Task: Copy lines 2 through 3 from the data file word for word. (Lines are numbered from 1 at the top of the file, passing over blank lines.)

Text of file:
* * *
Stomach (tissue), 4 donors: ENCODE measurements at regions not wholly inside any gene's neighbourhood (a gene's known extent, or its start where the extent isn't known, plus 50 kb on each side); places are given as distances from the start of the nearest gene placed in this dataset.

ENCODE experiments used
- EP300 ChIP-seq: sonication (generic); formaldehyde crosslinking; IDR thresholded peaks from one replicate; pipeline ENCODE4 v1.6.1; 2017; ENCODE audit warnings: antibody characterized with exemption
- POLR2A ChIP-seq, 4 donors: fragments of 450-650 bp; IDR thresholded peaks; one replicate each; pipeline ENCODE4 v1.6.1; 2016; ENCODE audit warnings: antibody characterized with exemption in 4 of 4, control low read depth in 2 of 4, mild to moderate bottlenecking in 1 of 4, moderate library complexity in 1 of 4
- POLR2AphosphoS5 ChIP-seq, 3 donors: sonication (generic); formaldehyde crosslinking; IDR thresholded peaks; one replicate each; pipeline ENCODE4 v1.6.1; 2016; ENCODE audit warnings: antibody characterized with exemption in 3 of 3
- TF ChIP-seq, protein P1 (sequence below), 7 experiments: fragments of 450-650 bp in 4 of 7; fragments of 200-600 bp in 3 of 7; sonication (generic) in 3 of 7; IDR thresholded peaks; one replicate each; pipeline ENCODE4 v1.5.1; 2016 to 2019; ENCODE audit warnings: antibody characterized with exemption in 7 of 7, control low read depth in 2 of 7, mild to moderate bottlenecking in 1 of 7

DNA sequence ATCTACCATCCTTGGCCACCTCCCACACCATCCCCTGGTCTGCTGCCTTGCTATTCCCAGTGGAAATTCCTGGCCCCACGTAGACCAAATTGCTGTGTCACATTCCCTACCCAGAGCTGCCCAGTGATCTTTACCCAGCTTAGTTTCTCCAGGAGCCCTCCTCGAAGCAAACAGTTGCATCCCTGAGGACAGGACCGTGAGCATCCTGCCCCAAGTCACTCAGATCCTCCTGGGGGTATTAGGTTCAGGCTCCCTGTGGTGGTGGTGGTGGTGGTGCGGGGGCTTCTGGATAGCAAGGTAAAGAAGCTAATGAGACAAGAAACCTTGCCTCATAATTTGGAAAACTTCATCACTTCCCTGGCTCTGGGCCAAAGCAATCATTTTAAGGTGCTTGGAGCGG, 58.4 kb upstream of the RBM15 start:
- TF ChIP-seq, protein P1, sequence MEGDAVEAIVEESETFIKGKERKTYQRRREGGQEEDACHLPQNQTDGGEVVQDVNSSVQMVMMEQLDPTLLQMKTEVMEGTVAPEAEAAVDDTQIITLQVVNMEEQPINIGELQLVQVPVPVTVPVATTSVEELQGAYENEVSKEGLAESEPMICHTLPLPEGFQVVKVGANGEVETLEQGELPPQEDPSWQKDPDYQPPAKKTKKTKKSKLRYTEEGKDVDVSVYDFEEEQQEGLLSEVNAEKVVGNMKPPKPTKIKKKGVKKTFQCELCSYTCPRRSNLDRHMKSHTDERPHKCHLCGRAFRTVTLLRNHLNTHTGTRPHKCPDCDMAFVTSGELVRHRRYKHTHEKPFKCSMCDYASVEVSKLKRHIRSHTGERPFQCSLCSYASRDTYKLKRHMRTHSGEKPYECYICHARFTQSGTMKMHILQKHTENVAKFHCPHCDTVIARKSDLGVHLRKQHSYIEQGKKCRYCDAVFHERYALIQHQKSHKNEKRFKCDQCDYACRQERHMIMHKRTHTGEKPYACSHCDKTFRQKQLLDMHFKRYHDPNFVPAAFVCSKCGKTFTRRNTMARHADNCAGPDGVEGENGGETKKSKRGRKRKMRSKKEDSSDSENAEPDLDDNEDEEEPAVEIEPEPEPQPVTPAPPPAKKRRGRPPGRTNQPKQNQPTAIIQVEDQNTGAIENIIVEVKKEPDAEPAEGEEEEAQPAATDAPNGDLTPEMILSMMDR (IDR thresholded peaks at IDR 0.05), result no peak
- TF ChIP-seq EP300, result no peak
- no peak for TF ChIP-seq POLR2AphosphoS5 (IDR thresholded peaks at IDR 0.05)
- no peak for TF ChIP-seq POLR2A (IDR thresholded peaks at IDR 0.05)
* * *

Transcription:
ENCODE experiments used
- EP300 ChIP-seq: sonication (generic); formaldehyde crosslinking; IDR thresholded peaks from one replicate; pipeline ENCODE4 v1.6.1; 2017; ENCODE audit warnings: antibody characterized with exemption